4. Otto Porter, Georgetown SF 6-8 200

Impressive play early moved him securely into the lottery, then another surge late in the regular season put the Big East Player of the Year into position to crack the top five.

5. Trey Burke Michigan PG 6-1 175

He left school after a standout sophomore season partly because the decision by Marcus Smart to return to Oklahoma State gave Burke a clear path to being the top prospect at his position, a great held to a draft standing. Talk about a point guard who sees the court.

6. Victor Oladipo, Indiana SG 6-5 210

With his defensive abilities previously established, Oladipo shot up draft boards by expanding his offense and becoming a dependable shooter. One of the best two-way players available.

7. Cody Zeller, Indiana PF-C 7-0 240

There is nothing terribly wrong with his game. It's just that there is nothing terribly right. Once prominent in the conversation for No. 1, he is now viewed as a safe pick headed for a long career, but with a low ceiling.

8. Alex Len, Maryland C 7-1 255

He has shown encouraging signs of growth in his game two seasons after coming from the Ukraine, but nothing helps a stock like being the best true center available. Ankle surgery will sideline him for pre-draft workouts and cost Len the chance to impress and climb more.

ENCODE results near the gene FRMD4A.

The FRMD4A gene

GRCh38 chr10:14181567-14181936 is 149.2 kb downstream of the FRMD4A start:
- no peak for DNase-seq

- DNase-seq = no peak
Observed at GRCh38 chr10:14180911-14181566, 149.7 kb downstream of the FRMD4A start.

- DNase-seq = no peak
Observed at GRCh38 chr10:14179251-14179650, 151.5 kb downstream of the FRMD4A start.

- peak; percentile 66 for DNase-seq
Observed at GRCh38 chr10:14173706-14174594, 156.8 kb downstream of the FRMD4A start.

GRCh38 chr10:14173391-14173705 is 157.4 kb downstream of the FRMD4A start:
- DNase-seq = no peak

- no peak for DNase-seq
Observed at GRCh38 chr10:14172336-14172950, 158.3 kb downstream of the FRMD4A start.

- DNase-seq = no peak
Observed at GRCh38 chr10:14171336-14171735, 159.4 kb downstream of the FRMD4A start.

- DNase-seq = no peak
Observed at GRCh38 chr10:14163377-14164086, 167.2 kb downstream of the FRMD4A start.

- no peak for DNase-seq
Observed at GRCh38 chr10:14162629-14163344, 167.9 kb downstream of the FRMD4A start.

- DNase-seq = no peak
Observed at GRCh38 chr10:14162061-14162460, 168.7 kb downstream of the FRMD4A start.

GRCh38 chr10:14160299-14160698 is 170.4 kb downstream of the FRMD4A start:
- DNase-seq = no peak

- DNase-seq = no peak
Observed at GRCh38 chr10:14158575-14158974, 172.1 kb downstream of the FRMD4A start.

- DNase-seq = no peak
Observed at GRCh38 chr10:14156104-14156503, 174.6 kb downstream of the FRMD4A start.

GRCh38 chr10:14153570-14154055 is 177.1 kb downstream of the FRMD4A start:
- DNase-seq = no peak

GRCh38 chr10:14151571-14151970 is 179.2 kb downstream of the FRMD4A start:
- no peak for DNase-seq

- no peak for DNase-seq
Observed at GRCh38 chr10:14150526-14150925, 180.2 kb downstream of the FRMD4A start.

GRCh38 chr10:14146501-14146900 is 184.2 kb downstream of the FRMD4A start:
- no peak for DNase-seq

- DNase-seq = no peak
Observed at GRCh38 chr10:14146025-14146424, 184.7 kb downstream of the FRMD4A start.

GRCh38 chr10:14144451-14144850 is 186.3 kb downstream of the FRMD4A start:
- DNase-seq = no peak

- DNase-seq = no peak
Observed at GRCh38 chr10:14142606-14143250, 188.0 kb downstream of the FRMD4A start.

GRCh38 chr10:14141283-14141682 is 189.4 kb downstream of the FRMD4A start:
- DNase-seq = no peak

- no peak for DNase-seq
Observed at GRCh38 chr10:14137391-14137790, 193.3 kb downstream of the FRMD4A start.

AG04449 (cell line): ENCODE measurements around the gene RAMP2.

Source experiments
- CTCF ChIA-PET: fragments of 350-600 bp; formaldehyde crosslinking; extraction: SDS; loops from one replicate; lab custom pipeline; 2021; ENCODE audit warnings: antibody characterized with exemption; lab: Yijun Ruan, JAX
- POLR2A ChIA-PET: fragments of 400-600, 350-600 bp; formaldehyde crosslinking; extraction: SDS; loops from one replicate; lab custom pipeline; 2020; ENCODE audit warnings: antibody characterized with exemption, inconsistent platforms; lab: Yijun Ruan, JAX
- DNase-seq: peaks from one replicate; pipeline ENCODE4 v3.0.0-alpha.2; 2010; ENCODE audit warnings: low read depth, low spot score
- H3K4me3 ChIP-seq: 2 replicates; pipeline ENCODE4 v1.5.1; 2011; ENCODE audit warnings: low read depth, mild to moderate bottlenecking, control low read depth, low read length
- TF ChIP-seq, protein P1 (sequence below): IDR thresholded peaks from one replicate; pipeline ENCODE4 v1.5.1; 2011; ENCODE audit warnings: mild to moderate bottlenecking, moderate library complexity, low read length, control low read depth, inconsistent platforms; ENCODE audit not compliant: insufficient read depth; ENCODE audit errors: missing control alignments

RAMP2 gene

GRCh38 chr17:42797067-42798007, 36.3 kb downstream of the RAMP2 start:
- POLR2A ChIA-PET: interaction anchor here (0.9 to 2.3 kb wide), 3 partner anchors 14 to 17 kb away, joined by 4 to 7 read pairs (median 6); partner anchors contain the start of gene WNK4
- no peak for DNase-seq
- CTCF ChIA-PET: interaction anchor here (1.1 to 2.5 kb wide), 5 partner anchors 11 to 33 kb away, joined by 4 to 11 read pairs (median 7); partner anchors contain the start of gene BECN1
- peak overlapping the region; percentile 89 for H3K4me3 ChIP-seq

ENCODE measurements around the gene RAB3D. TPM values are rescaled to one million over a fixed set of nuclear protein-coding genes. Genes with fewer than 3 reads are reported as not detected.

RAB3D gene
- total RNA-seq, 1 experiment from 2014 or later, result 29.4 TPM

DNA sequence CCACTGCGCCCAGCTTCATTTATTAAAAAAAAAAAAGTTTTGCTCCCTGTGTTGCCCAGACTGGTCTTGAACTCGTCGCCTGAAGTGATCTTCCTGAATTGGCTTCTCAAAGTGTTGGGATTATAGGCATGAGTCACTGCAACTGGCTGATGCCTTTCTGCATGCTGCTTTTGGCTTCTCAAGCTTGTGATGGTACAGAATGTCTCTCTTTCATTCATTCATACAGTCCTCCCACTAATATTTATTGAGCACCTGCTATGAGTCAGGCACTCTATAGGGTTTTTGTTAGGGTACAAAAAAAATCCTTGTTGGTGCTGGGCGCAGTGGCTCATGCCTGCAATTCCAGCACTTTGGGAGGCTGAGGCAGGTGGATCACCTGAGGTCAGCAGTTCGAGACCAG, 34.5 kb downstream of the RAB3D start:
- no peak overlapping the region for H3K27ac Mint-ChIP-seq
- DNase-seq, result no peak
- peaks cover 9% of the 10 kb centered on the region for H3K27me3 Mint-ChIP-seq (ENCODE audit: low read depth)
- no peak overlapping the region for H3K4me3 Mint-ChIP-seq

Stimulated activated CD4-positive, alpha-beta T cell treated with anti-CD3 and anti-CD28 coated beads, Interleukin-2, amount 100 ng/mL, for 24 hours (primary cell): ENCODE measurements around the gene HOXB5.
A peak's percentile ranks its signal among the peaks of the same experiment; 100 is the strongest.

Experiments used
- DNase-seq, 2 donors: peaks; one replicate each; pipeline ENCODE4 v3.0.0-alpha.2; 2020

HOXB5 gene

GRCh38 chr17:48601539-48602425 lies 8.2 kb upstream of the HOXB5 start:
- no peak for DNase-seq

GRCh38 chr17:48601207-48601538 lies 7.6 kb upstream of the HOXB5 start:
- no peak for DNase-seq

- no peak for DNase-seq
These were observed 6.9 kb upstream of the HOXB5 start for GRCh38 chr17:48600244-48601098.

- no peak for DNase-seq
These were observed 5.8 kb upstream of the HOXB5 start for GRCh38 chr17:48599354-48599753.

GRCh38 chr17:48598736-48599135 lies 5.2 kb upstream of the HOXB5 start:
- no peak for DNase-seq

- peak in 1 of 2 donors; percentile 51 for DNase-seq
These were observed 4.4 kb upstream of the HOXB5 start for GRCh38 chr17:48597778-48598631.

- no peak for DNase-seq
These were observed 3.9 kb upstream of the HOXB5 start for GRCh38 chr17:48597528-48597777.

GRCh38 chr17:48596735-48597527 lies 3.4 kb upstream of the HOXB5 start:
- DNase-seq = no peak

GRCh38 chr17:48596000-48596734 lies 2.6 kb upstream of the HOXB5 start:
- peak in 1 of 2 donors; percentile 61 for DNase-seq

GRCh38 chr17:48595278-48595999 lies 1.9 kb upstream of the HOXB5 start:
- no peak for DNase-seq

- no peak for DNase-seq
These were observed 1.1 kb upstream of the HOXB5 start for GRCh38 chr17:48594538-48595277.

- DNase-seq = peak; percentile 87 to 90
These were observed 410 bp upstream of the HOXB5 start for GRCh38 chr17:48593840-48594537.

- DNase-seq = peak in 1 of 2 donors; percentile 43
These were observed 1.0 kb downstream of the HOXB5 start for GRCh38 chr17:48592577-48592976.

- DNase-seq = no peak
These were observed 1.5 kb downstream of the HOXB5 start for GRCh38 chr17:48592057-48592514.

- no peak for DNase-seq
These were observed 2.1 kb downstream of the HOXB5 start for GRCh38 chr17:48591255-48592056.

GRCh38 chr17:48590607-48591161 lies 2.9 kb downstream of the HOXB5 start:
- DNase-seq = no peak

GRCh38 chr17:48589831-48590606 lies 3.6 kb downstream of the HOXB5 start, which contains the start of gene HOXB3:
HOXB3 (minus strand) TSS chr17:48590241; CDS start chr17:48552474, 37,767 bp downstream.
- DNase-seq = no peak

9. Shabazz Muhammad, UCLA SG 6-6 225

It is no longer hard to find an exec who says they would not be surprised if Muhammad falls out of the lottery. That is still unlikely because of the players next on the list, but is a sign how far he has dropped.

10. Michael Carter-Williams, Syracuse PG 6-5 175

He is staying in lottery contention despite shooting 39.3 percent thanks to the lure of a 6-5 point guard with court vision who can handle. Hoping to address the obvious problem, Carter-Williams has been working on his perimeter game since the end of the season.

11. Kelly Olynyk, Gonzaga C 7-0 240

Part of the wave of Canadian prospects in recent years, with Bennett and Texas point guard Myck Kabongo this season, Olynyk has an advanced offensive game for a big man, with the ability to score from the post and the perimeter.

12. Mason Plumlee, Duke, PF 6-11 245

The combination of a developing offensive game and already-there elite athleticism for a big man has turned the brother of Pacers rookie Miles Plumlee into a very solid choice late in the lottery.